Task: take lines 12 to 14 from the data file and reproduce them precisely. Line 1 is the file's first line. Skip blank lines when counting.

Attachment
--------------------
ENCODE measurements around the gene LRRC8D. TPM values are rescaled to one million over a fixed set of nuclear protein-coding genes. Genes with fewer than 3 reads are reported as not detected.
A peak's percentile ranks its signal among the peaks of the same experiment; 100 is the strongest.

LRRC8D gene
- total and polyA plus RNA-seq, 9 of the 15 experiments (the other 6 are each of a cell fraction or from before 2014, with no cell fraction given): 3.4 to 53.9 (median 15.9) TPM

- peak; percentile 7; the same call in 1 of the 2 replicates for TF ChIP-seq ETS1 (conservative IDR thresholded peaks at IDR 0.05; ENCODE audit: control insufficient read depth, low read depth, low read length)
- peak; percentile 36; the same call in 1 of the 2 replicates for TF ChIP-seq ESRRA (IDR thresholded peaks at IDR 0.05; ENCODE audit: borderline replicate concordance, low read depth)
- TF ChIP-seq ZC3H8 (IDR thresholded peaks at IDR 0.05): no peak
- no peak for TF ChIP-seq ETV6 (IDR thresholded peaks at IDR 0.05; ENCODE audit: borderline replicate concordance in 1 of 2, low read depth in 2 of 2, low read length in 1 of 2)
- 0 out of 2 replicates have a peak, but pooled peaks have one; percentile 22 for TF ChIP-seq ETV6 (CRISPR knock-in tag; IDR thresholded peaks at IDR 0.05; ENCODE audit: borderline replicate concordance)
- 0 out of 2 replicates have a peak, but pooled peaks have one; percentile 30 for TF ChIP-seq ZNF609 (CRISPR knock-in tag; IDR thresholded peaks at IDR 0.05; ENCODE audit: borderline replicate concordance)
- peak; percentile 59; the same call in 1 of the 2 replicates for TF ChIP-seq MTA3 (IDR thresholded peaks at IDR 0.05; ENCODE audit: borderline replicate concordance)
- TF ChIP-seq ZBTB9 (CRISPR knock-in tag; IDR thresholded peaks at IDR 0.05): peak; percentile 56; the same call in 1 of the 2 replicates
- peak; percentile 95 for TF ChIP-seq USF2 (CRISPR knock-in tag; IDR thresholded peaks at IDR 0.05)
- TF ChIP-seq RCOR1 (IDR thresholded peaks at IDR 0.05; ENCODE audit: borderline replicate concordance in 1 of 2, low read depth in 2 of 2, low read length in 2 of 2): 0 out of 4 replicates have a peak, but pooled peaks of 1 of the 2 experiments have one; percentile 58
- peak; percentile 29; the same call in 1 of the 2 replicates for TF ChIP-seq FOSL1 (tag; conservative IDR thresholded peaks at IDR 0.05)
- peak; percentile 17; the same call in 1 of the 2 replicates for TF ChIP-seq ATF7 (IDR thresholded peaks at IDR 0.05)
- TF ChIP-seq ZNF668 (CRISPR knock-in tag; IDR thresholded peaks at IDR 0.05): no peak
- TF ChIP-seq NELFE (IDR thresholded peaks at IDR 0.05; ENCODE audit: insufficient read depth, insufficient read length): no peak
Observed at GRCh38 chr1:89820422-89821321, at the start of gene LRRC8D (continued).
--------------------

- TF ChIP-seq ZBTB9 (CRISPR knock-in tag; IDR thresholded peaks at IDR 0.05): peak; percentile 56; the same call in 1 of the 2 replicates
- peak; percentile 95 for TF ChIP-seq USF2 (CRISPR knock-in tag; IDR thresholded peaks at IDR 0.05)
- TF ChIP-seq RCOR1 (IDR thresholded peaks at IDR 0.05; ENCODE audit: borderline replicate concordance in 1 of 2, low read depth in 2 of 2, low read length in 2 of 2): 0 out of 4 replicates have a peak, but pooled peaks of 1 of the 2 experiments have one; percentile 58